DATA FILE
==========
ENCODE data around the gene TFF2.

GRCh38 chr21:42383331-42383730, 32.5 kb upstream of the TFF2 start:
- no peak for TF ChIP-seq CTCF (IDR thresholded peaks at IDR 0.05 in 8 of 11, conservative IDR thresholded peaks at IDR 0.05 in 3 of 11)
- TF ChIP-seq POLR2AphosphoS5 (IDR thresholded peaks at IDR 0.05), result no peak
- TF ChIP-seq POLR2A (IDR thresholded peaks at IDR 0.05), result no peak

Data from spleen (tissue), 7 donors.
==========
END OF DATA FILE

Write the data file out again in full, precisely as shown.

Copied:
ENCODE data around the gene TFF2.

GRCh38 chr21:42383331-42383730, 32.5 kb upstream of the TFF2 start:
- no peak for TF ChIP-seq CTCF (IDR thresholded peaks at IDR 0.05 in 8 of 11, conservative IDR thresholded peaks at IDR 0.05 in 3 of 11)
- TF ChIP-seq POLR2AphosphoS5 (IDR thresholded peaks at IDR 0.05), result no peak
- TF ChIP-seq POLR2A (IDR thresholded peaks at IDR 0.05), result no peak

Data from spleen (tissue), 7 donors.